Hashtags have been around since 2007 when Chris Messina added one into his tweet as an experiment. Hashtags are now used so often throughout social media that it’s hard to know exactly how to use them. Each social media platform uses hashtags differently and if you know how to use them properly you could result in an extensive reach.
Hashtags are an awesome way to share content throughout to social media to targeted audiences. The goal is to increase your visibility and reach people who find your content relevant. For example, those who love travel can follow the travel hashtag to get inspiration and ideas (and maybe even see content from hospitality companies), while those who are attending a conference can watch for that conference’s specific hashtag and find out what’s going on at the conference. Hashtags are a great way for content to be filtered and for more people to see it who are interested in that specific content.
Since twitter was the birthplace of the hashtag, let’s start here. It’s said that using a hashtag in a tweet can increase the engagement. It also only takes up a single character space so you can add it into your text seamlessly without fear of going over the character limit. Because the whole point of a hashtag is to reach the audience who is interested in the content, make sure it’s relevant.
On twitter you can search for a hashtag specifically or look through the “trending” section. This is a great way to keep up with current events and if you have content relevant to what’s trending you might want to add one of those hashtags into your tweet. The ideal number of hashtags to use on Twitter is 1-2 per post.
In 2010, Instagram was officially released as a photo and video sharing social networking app. Hashtags thrive on Instagram as people can choose to actually follow hashtags. Make sure your hashtags are relevant so those who see your content are your intended audience.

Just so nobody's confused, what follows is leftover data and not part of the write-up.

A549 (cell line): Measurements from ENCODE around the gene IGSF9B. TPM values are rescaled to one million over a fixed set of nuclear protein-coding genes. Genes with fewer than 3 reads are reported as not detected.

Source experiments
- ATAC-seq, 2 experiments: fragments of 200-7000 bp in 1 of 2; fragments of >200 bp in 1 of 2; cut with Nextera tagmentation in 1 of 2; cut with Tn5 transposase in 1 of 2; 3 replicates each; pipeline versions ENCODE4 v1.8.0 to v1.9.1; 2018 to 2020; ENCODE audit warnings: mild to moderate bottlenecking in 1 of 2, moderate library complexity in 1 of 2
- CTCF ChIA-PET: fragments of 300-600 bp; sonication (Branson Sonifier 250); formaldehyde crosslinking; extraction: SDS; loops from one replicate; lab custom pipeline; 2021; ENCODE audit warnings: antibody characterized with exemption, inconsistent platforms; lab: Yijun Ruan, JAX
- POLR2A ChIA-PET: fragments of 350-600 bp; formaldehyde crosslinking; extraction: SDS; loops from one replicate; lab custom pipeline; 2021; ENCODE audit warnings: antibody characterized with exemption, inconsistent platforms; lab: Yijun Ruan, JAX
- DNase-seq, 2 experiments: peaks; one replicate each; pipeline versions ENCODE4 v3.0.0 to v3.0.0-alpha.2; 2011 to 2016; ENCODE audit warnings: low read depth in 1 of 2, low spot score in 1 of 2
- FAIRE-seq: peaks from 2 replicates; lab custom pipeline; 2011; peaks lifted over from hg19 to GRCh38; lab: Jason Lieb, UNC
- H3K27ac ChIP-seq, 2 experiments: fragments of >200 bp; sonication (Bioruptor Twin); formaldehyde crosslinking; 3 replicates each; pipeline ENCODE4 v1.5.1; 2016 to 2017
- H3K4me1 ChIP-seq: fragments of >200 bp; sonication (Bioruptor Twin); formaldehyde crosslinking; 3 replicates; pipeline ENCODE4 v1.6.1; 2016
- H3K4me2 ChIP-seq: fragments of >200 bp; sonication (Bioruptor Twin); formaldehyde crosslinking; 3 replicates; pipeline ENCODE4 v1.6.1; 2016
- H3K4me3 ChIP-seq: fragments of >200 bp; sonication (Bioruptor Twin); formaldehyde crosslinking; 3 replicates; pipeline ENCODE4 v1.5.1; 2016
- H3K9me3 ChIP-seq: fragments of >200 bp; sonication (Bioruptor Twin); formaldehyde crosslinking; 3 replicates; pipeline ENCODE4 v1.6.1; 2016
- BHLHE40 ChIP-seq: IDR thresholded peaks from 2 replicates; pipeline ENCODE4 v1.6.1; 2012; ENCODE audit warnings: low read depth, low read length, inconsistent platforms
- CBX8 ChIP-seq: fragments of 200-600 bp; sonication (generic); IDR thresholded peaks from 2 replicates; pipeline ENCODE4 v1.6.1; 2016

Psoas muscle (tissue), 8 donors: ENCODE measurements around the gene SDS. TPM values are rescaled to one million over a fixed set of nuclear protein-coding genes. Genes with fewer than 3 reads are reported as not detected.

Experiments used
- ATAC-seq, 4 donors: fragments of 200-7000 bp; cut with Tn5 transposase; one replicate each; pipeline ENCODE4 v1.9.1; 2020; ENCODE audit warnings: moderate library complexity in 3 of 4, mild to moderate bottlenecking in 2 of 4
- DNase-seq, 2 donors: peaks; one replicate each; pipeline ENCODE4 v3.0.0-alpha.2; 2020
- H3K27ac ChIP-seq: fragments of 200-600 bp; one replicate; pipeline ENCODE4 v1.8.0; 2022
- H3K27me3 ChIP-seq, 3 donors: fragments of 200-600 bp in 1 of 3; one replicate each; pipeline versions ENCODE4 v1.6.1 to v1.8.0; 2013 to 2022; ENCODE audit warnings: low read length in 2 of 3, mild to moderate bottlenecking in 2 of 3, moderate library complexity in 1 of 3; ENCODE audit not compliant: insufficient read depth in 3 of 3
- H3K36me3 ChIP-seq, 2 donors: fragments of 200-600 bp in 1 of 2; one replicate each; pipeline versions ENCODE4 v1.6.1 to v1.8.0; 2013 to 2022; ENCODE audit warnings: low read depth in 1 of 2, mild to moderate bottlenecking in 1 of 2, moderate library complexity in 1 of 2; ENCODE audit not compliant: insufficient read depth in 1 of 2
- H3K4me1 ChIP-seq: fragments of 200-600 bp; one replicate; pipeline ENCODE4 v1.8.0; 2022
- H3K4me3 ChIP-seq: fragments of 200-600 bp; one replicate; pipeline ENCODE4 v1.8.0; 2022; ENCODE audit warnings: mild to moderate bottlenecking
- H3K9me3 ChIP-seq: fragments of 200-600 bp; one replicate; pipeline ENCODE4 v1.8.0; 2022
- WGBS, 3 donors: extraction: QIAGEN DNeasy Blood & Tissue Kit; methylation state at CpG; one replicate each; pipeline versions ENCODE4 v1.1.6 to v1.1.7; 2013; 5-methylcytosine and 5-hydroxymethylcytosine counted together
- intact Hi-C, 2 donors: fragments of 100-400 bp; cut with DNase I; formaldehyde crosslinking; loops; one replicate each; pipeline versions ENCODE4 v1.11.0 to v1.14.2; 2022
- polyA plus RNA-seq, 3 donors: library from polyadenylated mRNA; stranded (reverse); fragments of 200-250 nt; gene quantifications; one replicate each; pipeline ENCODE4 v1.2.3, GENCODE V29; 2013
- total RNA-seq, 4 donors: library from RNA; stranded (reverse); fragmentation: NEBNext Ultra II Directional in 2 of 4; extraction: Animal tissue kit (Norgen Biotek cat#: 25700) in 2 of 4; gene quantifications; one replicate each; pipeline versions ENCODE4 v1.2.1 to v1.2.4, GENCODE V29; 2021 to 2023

Because hashtags are embraced by the Instagram app, some marketers say 11+ hashtags a post is recommended. In order to avoid overwhelming your post, some companies add a few hashtags to the caption and then multiple as a comment. This can be a great way to add a bunch of hashtags and reach your target market without a crazy long caption.
Facebook jumped on the bandwagon after the hashtag was born but never fully embraced it. A lot of marketers argue that you don’t need to use hashtags on Facebook at all because they do nothing to help with your engagement. If you do choose to use hashtags on Facebook, you should keep them limited to the same recommendation as Twitter (1-2 per post). Because it doesn’t make a huge difference either way, a lot of people opt to avoid hashtags on Facebook altogether.
Tips & Tricks
- Keep hashtags short: people aren’t searching for extremely long hashtags. Keep them relevant and stick to a few words’ maximum
- Capitalize the first letter of each word when creating a hashtag: You want your hashtag to be easy to remember so people use it. Keep it short, memorable, and capitalize each word so people keep it top of mind and you can search for the content (i.e. #PizzaPartyFriday NOT #pizzapartyfriday)
- No spaces or periods or punctuation: Spaces, punctuation like apostrophes, and periods end the hashtag. If you want a few words make sure they are all in one line and not broken up (i.e. #traveldiary NOT #travel.diary OR #travel diary)
- Don’t confuse the hashtag with the at symbol: if you add the at symbol in a hashtag it will automatically revert to a tag (mention) and not be the hashtag you intended
- Make sure your account is public: If you have a private account, that will override any hashtags and your content will not be seen by people looking for that hashtag
Now that you know how hashtags work on the top social media platforms, you can better adjust your posts. You can always post the same content throughout all your social channels but adjust the wording, so the hashtags and character limits are optimized for each platform. Use a content calendar or scheduling spreadsheet to write it out so you don’t forget anything, and you’ll be good to go!
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